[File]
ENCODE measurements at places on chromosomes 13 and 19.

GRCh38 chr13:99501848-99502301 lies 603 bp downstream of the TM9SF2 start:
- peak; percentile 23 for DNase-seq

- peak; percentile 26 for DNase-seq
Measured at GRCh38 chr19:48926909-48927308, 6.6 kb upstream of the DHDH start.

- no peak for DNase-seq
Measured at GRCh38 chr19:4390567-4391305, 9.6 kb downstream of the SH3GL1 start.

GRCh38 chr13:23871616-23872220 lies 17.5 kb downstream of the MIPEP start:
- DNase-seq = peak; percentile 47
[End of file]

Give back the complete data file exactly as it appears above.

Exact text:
ENCODE measurements at places on chromosomes 13 and 19.

GRCh38 chr13:99501848-99502301 lies 603 bp downstream of the TM9SF2 start:
- peak; percentile 23 for DNase-seq

- peak; percentile 26 for DNase-seq
Measured at GRCh38 chr19:48926909-48927308, 6.6 kb upstream of the DHDH start.

- no peak for DNase-seq
Measured at GRCh38 chr19:4390567-4391305, 9.6 kb downstream of the SH3GL1 start.

GRCh38 chr13:23871616-23872220 lies 17.5 kb downstream of the MIPEP start:
- DNase-seq = peak; percentile 47